First of all, we need a system similar to Alberta’s Netcare which is highly secured and monitored. Under Necare, you can check lab test results, immunization history, hospital admission and discharge dates, a copy of discharged Rx, assessment notes, their diagnosis, Rx filled at other pharmacies etc. I used to work in Alberta and used to feel confident answering patient’s questions. I regret transferring my license in Ontario. I have to ask a lot of questions before recommending some OTC products which frustrates a lot of customers. On the other hand, in Alberta, I would just open Netcare and check their medications and lab tests. It saves time. It is also very safe and accurate. Until we have such system in place, Expanding Scope of Practice is a terrible idea. I mean why we are even considering this?
Administer the flu vaccine to children as young as two years old : I do not feel comfortable administering flu vaccine to toddlers. All other expanded scope of practices, I do agree. Thanks
It’s really hard to administer flu vaccines and run the pharmacy at the same time in the winter months. The 5 year olds cry, make tantrums and run out of the consultation room. It takes about 15 minutes for the mom to calm the kid down. Please don’t make us administer flu vaccines for the kids younger than 5. In a pharmacy where we do over 150 scripts with 1 technician, 5,000 OTC questions, question where is this and where is that……we can easily loose our concentration and easily make mistakes. Please make the owners share the responsibility for the mistakes the pharmacy team makes. It’s not only the pharmacist’s fault. No flu vaccines to under 5 please.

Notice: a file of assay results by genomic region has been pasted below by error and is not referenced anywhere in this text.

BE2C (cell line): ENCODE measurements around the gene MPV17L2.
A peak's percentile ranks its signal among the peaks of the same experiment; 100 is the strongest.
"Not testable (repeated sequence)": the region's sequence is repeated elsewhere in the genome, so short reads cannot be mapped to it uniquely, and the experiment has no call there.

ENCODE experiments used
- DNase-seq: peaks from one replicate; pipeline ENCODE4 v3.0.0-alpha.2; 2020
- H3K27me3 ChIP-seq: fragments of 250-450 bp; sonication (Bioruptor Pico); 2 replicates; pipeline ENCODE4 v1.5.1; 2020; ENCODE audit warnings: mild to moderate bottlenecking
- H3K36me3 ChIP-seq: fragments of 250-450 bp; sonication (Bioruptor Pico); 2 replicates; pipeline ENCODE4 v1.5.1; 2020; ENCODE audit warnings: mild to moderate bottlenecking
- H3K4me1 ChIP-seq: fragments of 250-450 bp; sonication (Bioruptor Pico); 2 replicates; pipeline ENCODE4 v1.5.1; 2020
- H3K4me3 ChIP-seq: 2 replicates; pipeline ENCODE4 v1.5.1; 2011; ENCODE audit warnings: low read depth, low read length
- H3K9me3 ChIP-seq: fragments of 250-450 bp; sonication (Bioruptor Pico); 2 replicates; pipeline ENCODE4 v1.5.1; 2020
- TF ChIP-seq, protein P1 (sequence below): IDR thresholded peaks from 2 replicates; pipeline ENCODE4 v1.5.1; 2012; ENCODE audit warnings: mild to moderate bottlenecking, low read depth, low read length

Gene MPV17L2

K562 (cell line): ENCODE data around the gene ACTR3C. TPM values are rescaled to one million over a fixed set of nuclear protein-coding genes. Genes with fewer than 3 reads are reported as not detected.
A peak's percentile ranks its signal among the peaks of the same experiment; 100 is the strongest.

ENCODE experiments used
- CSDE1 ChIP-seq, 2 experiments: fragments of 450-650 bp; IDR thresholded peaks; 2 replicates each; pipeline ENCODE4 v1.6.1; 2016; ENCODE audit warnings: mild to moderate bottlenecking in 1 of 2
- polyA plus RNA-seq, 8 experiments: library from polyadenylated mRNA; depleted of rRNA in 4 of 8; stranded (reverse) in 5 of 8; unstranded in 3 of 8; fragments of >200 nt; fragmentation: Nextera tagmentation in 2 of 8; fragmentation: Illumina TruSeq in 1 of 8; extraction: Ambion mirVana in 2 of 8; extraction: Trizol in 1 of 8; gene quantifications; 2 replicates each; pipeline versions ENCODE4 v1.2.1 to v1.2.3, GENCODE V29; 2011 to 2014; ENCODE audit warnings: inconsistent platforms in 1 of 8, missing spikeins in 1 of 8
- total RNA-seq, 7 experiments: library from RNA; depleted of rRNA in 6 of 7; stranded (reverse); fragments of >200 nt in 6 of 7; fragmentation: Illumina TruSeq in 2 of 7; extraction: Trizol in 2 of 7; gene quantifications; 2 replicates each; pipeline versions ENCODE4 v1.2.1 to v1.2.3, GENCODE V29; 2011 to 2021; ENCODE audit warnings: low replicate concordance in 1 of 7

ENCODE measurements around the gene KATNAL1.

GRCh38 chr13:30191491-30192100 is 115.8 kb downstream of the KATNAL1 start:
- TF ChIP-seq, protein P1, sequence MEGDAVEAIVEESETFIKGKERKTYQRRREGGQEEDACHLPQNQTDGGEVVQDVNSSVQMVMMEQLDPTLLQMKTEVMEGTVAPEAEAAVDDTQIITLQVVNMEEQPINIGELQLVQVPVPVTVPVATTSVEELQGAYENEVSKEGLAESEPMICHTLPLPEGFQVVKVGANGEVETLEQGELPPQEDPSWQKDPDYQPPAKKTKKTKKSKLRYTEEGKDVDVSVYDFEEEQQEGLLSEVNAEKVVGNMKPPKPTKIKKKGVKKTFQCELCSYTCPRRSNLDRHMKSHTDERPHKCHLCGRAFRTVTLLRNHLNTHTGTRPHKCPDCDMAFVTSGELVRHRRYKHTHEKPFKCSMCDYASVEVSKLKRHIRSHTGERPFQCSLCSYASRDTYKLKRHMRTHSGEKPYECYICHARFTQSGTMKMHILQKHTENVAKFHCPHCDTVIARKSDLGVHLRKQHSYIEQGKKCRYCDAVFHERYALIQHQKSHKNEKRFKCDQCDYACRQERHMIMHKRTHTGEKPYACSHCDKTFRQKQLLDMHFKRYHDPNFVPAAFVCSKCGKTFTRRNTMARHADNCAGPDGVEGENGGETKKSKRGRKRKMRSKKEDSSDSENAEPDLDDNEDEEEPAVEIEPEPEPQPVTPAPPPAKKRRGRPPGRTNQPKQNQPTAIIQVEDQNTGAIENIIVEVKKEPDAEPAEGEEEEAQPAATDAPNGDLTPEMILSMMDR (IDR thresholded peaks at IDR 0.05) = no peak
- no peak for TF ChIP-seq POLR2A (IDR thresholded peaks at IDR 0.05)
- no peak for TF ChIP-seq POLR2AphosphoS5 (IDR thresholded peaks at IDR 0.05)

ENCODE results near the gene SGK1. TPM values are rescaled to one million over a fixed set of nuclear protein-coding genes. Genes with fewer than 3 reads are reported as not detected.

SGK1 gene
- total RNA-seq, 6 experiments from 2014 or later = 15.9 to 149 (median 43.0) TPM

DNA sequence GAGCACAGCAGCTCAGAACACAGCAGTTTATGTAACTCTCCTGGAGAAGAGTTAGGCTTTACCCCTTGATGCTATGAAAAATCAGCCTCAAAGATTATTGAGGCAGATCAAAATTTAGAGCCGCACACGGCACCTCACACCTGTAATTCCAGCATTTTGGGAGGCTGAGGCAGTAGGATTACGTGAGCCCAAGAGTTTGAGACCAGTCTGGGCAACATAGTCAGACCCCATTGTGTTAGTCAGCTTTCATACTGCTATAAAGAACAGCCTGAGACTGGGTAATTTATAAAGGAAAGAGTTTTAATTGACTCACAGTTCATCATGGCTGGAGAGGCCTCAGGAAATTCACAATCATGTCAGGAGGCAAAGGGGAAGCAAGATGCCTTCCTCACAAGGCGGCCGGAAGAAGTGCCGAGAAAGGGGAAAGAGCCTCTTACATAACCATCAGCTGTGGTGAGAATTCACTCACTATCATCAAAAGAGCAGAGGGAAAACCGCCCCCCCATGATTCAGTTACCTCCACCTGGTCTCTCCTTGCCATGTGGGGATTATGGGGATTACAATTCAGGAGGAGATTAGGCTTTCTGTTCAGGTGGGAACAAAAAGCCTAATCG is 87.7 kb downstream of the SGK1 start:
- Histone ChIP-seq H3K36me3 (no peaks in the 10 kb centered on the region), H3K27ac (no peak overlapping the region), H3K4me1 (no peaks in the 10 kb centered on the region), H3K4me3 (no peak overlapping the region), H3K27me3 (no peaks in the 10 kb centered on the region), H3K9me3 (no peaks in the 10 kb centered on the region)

First of all Only dispensing activity with 250 to 300 scripts a day ( one pharmacist ,, no break ) In real world if pharmacist need to explain about medication to patient they need time . Ontario college of pharmacist should make a law like pharmacist to tech ratio in retail pharmacy like 1:2 ( one pharmacist , two assistant or tech ) *** if any chain would like to hire 3rd assistant , they need to hire a pharmacist too, so public get better clinical focus and more help with rx and otc and at that time if we introduce any new thing ( like minor ailment than it is good )
I strongly oppose changing the age for flu injections by pharmacist. Pharmacies are not set up for crying kids. It’s a big open space. How do you expect the pharmacy staff to carry on mandatory counseling , answer phone calls with other health care providers and collect necessary medical history information when there is a string of whaling kids in the pharmacy? Let’s face it- little kids will start crying even before the injection- out of fear/discomfort. Majority of pharmacies don’t have a second pharmacist to deal with it and to take the time to settle the child. And other patients will be affected greatly: there are people with anxiety and other mental health issues who can’t deal with excessive noise effectively and safely. And many seniors with various degrees of hearing loss. Having a crying child will make it harder for them to hear the pharmacist. Pediatricians are much better equipped to deal with that. They have trained nurses on staff to distract and smooth the little kids. They have toys and play stations. Pharmacies – don’t.